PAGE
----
Exploring the temples of Siem Reap – Cambodia

The following day, we woke up just after 4am, ready to be picked up by the TukTuk driver at 5am to watch the sun rise over Angkor Wat.

We sped through the streets, strange smells hitting us in the face and catching in our throats as we drove passed. H had been feeling queasy from the get go and the pungent scent of Siem Reap’s streets was not helping the situation in the slightest.

I took off my scarf and gave it to her to hold over her nose; on one particular street the smell was so strong, even I gagged and grabbed the other end of the scarf to do the same!

Once we stepped off the TukTuk, we were about to join the ticket queue when she promptly disappeared, vomited, came back looking white as a sheet and said she needed to go back.

We returned to a slightly annoyed and confused TukTuk driver, attempting to explain that we needed to go back immediately, he wasn’t really understanding what we were saying so it turned into a game of charades with me exclaiming “she’s been sick!” with sound affects and hand gestures.

 

The next day she was feeling under the weather still, but we packed our bags and checked out, and walked the short distance to the next hostel that H had spotted the other day called TinTin’s.

We checked in to TinTin’s and girl named Glen with bubblegum pink hair popped in and out to chat with us in-between her graffiti session at the front gate.

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I just love a good opportunity for a photo backdrop!

 

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We sat around and chatted over pints of beer, sharing stories and having a laugh with the other guests and staff.

I made it to bed at 1am, but could still hear music and chattering as I drifted off to sleep.

We woke in the morning, got changed quickly and quietly made our way out front to meet the others who were look a little worse for wear.

We paid for a day pass and the TukTuk dropped us off at the entrance to Angkor Wat. We walked across a bridge, chants and drum beats filling the air around us. Most people congregated at a pond in front of the temple.

Slowly, the colours of the sky began to change as the morning light approached. The clouds behind the temple turned a brilliant red and faded from purple to pink as birds flicked through the air. A monkey cried and howled and swung from a rafter. After a while, the golden sphere of the sun appeared and rose over the top of the temple and we were cast us into morning.

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After some time of staring, we stopped for a very anti-climatic, overly priced breakfast and coffee.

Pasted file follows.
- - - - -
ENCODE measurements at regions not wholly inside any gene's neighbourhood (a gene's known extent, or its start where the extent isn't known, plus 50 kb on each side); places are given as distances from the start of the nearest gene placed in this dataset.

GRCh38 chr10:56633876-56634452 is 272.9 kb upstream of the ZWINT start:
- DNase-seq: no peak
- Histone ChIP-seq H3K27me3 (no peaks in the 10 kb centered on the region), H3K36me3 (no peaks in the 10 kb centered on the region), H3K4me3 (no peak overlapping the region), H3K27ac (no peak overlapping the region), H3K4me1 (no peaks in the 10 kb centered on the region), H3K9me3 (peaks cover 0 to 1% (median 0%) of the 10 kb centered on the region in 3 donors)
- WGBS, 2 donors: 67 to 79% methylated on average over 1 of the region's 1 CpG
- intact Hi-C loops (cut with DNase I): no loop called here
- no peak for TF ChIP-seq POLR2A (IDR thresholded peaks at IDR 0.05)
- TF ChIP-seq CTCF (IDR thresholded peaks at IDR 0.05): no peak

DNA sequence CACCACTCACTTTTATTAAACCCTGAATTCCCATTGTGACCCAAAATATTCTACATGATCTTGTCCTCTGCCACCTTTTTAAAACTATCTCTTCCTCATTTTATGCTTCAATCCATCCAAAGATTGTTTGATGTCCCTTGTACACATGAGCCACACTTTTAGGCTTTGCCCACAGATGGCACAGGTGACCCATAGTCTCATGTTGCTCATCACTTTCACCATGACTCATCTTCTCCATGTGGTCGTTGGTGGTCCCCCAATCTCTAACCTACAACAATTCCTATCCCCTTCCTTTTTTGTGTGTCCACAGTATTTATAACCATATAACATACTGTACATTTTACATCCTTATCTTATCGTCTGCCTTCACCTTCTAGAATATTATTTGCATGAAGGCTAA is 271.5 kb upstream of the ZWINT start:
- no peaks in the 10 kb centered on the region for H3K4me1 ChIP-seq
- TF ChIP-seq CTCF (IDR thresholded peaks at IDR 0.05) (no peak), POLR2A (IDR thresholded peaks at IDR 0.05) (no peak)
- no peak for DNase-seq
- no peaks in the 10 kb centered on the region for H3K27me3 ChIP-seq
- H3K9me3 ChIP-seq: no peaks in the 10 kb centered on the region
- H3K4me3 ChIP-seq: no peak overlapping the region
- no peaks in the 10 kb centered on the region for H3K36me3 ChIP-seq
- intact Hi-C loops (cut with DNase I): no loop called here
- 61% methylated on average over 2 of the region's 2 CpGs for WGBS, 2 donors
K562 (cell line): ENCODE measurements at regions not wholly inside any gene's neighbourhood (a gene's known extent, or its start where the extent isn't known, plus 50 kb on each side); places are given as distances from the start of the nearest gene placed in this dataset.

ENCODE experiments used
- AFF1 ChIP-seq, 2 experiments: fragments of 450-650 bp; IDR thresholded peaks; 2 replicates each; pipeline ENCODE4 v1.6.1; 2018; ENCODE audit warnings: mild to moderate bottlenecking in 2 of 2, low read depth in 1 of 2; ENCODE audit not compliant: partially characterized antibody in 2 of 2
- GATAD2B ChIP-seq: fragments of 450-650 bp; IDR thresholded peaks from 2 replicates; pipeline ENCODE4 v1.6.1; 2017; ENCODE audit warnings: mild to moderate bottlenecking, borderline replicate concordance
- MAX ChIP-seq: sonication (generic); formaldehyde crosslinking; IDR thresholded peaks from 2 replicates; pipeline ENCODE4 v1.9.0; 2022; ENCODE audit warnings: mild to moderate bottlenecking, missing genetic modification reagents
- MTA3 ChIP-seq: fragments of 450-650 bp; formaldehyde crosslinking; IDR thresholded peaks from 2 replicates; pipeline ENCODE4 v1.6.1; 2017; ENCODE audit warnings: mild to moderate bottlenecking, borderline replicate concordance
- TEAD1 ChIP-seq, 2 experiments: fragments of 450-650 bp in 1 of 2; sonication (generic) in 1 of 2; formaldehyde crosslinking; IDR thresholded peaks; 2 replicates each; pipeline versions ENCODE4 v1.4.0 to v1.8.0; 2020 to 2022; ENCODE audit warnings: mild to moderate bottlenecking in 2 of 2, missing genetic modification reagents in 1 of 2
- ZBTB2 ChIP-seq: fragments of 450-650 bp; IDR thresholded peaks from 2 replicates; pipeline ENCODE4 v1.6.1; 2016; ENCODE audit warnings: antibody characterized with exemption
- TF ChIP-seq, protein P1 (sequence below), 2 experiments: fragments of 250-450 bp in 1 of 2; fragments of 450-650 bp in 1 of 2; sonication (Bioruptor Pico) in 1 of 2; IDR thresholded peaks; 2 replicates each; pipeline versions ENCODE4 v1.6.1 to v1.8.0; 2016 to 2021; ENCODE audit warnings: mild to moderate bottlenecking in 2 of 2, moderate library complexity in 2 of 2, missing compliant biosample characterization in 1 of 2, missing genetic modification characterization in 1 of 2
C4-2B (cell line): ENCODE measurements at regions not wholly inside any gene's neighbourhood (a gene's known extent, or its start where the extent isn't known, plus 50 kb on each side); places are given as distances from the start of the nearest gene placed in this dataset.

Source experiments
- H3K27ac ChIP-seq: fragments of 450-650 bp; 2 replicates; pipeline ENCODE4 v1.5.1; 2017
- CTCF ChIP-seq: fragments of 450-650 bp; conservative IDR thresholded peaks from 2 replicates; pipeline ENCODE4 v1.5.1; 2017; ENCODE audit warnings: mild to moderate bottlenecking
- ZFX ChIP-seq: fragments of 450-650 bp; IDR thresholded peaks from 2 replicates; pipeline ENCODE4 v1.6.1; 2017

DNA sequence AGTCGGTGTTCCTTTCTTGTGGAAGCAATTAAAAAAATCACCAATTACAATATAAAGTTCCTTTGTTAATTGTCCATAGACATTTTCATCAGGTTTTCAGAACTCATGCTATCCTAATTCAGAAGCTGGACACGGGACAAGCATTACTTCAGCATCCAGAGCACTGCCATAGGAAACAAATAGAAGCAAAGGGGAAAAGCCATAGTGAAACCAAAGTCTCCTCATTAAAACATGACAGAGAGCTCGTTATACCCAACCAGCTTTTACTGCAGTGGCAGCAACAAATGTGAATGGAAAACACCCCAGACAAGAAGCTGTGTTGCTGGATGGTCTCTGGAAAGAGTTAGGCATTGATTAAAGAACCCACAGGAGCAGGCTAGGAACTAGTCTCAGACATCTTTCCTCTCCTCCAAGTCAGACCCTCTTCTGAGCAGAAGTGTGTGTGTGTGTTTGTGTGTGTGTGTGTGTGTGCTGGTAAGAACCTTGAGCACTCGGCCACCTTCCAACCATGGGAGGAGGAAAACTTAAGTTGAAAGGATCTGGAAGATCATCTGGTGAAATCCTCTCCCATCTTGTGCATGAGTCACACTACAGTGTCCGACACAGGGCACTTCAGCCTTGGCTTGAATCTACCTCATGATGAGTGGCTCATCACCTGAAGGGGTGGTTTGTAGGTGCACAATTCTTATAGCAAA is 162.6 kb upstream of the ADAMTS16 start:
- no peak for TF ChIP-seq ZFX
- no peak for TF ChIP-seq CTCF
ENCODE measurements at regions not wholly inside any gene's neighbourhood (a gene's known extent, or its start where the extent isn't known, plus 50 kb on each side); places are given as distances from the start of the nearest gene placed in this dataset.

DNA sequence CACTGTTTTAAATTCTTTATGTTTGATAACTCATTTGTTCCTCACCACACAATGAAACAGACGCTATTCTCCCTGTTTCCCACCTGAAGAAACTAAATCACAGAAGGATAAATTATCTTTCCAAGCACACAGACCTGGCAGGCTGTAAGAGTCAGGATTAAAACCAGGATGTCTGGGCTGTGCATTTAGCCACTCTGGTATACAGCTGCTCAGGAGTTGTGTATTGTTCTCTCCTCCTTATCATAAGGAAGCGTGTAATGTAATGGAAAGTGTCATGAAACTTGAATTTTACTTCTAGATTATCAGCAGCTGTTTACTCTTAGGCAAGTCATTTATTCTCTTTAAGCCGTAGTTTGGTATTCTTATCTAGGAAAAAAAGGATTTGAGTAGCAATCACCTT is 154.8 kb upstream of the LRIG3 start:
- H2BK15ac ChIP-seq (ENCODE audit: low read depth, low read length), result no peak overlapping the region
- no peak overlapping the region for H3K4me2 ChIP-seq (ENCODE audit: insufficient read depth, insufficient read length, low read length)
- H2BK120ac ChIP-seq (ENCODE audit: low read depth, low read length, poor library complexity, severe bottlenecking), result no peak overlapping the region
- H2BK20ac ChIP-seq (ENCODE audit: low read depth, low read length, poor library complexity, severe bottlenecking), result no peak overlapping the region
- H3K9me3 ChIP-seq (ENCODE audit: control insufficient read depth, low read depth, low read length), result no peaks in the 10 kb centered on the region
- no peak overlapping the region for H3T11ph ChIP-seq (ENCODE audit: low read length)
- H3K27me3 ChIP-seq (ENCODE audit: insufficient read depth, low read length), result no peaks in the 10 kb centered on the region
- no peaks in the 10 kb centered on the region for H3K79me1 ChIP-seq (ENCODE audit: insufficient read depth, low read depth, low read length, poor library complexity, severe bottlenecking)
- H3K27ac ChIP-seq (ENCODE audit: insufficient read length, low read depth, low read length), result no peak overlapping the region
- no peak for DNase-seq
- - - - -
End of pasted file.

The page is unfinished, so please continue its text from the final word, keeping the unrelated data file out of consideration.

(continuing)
We went for a stroll around Angkor Wat, walking the length of the bas-relief that ran along the walls, depicting battles between Gods and demons and then on to the grounds.

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After strolling around Angkor Wat, we hopped back in the TukTuk and made our way to The Bayon temple. We drove through a large stone archway and were greeted by what looked like the palace from the jungle book…

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Moss covered stone faces beamed down. Ivy crept between the cracks, yellow butterflies fluttered passed, landing on my bag and dancing through the air. Monks sat at shrines surrounded by clouds of incense and tombstones laden with offerings jutted from the ground. Elephants walked by, adorned in red and gold, carrying people on their backs. Families of monkeys darted in and out of the temple ruins.

 

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Upstairs the crowd thickens, traditional dancers offer photographs on the stone steps for $1.

We left The Bayon and the driver stopped off at two smaller temples opposite each other. We had a wander around, with only three other people in sight other than the little market stall sellers placed in the space between the two structures.

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We headed to Ta Prohm, but stopped at another temple en route. This particular temple was known for having a ridiculous amount of steep stone steps. H was feeling poorly again and I was still dizzy with dehydration. We sat that one out whilst the others explored.

We arrived at Ta Prohm, also known as “The Tomb Raider” temple owing to the fact that scenes from the movie were filmed there. We strolled around this place where nature had taken over, marveling at ancient trees and carved stone.

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We stopped at one last temple after Ta Prohm. As we approached the entrance, a little girl no older than four or five wandered out with a meat cleaver in hand. Another girl of about three persistently followed us for ten minutes, begging us to buy a pack of post cards.

We wandered around this temple, where H made a blessing at the shrine with a monk. We clambered over rocks and ducked through half collapsed doorways to explore the inner nooks and crannies.

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H getting her blessing

Back at the hostel, we had a drink and went for a nap! Having only had a few hours sleep, it had been one heck of a long day!

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Freelance writer who loves reading, cooking & travelling. Rarely spotted without red lipstick. Penchant for whiskey on the rocks.

3 thoughts on “Exploring the temples of Siem Reap – Cambodia

  1. I haaaaate monkeys! Everyone I meet is like “OH MY GOSH, THERE ARE MONKEYS HOW CUTE!” while all I can think of is rabies. Rabies, fleas and grossness.

    Like

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